under the black collar band and extensive rustic blotching on the
sides of the upper breast and flanks.


taken by John Kemp
Horned Lark taken on South Uist, October 2014.
Showing similarities with the Staines Reservoir bird.

We also saw on the journeys a Ring-necked Parakeet and 1 Red Kite both in Surrey.

Saturday, 25 November 2017

25th November, 2017 Wivelsfield Green and Beachy Head Clear and sunny, sharp frost, NW2-3

On our way to Beachy we stopped off at dawn along One hundred Acre Lane near Wivelsfield Green where several Hawfinches have been seen recently and many thanks to Mark Mallalieu for the information. After about 30 minutes a single Hawfinch was located on top of a tree some distance away. After a couple of minutes it flew towards us passing over the road and we lost it as it flew over West wood. This area is only about 3 miles from my house, so almost a garden tick.

At Beachy Head we covered Birling lane, Belle Tout loop, Belle Tout wood, the set-a-side field leading up to Cornish Farm and the Old Trapping Area. Other than the set-a-side field very little present in the area and no sign of any Dartford Warblers. Only 1 Robin was seen today compared with 25 in the same area last week.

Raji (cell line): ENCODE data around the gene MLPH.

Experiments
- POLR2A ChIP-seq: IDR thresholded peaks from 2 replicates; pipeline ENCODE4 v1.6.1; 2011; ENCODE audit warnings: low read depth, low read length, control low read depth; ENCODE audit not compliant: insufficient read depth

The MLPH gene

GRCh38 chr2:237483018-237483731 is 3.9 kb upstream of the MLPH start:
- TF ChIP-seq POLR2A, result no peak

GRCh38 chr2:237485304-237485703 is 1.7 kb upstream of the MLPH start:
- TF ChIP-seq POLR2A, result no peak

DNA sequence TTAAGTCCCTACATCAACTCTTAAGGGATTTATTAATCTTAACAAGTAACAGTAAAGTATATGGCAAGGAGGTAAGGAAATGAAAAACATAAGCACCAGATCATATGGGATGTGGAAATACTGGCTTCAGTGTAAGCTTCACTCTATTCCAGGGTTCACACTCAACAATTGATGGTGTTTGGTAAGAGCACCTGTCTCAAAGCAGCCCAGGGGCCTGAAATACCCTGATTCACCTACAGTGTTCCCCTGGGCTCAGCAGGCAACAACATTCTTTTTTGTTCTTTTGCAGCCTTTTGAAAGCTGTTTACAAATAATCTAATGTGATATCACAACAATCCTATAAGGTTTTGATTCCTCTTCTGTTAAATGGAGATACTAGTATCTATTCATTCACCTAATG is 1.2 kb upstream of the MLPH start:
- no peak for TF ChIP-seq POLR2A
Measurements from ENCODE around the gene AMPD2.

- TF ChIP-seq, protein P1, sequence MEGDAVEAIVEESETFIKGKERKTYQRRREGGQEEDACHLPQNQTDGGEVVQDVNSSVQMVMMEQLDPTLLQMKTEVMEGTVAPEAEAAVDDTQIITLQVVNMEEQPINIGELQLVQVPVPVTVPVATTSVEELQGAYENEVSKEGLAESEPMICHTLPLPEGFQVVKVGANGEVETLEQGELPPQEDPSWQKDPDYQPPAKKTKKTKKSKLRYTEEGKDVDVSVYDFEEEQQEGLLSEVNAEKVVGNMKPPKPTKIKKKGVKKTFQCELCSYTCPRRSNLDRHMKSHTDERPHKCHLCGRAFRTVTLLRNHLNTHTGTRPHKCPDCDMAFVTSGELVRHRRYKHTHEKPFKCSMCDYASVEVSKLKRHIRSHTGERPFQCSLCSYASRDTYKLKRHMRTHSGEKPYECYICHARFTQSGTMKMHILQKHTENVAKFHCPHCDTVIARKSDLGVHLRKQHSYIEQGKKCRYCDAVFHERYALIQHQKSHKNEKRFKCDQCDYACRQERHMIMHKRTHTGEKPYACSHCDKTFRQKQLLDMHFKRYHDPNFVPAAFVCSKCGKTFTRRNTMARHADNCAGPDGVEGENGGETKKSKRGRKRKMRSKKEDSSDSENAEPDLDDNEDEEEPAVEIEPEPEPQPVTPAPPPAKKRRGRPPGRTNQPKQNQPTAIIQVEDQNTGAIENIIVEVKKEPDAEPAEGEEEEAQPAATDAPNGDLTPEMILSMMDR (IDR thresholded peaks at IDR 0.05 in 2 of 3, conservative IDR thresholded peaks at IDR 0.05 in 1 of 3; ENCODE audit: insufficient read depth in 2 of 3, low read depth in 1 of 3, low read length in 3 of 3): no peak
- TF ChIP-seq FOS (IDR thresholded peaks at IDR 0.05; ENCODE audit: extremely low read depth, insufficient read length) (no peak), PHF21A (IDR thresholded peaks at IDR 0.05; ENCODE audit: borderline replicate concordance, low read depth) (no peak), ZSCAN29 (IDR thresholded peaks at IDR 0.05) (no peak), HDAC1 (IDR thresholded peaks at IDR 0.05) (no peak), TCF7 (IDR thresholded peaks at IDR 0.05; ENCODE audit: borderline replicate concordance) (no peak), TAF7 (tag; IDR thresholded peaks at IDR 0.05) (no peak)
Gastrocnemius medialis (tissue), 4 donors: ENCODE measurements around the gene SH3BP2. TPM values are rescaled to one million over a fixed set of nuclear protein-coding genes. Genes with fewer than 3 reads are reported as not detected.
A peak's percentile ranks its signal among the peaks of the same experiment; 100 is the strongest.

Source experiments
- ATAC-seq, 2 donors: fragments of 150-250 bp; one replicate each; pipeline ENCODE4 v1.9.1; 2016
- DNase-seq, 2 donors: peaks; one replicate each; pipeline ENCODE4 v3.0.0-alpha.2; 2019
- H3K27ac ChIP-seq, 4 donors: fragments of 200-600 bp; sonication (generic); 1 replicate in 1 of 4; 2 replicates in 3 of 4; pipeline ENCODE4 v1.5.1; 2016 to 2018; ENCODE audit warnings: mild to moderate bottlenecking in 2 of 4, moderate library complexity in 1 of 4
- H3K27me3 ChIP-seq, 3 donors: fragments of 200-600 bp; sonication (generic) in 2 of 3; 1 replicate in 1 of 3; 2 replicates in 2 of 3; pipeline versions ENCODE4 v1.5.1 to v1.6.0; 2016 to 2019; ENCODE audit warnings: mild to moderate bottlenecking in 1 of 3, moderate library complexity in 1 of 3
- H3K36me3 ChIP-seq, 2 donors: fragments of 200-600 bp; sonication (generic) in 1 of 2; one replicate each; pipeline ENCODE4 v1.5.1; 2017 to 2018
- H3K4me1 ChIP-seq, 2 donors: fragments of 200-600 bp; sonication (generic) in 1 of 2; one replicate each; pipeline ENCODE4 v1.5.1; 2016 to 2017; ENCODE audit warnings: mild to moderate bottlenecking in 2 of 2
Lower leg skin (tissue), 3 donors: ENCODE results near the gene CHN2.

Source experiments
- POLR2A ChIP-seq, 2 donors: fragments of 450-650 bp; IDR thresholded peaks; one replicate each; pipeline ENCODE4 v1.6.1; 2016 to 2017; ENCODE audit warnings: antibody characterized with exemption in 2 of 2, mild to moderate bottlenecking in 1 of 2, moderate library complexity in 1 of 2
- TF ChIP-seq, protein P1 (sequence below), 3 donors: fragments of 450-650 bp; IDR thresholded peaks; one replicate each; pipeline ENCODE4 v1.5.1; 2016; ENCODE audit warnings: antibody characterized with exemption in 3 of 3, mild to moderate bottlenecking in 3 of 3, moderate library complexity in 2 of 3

Fulmar 2
Skylark c150 in field
Stonechat 2
Goldcrest 1
Jackdaw c250 in field
Rook c200 in field
Carrion Crow c20 in field including a party of 12 birds.
Raven 1
Starling 100 in field compared with 700 seen last week.
Goldfinch 40 in field
Linnet 6 in field
Corn Bunting 25 in field

Good numbers of corvids and gulls feeding in the fields.


Up to 25 Corn Buntings present with a number singing.

Poppies still out in flower.




Saturday, 18 November 2017

17th & 18th November, 2017 Beachy Head

17th November - Fine Sunny and mild.

RE covered Whitbread Hollow, and the Cow Gap area but generally very quiet:
Great-spotted Woodpecker 1
Blackbirds 15
Song Thrush 2
Redwing 1
Goldcrest 2
Bullfinch 2
Rock Pipit 9 including a party of 8.

18th November-Overcast mild with rain late morning. Wind W 3-4.
We covered Birling lane, Belle Tout wood and walked the Cornish Farm field to ascertain the numbers of passerine birds present in this large set-a-side field. We just finished when the rain
set in.

Kestrel 1
Peregrine 1
Skylark c200 in Cornish farm field
Stonechat 1
Goldcrest 1
Firecrest 1 B/T scrub
Jackdaw c250 in Cornish farm field
Rook Good numbers in field
Starling c700 in Cornish Farm field
Goldfinch 20 Cornish farm field
Corn Bunting 18 Cornish farm field

Also a late Common Darter was present at B/T.


Good flocks of Starlings were feeding in the field. Estimated 700,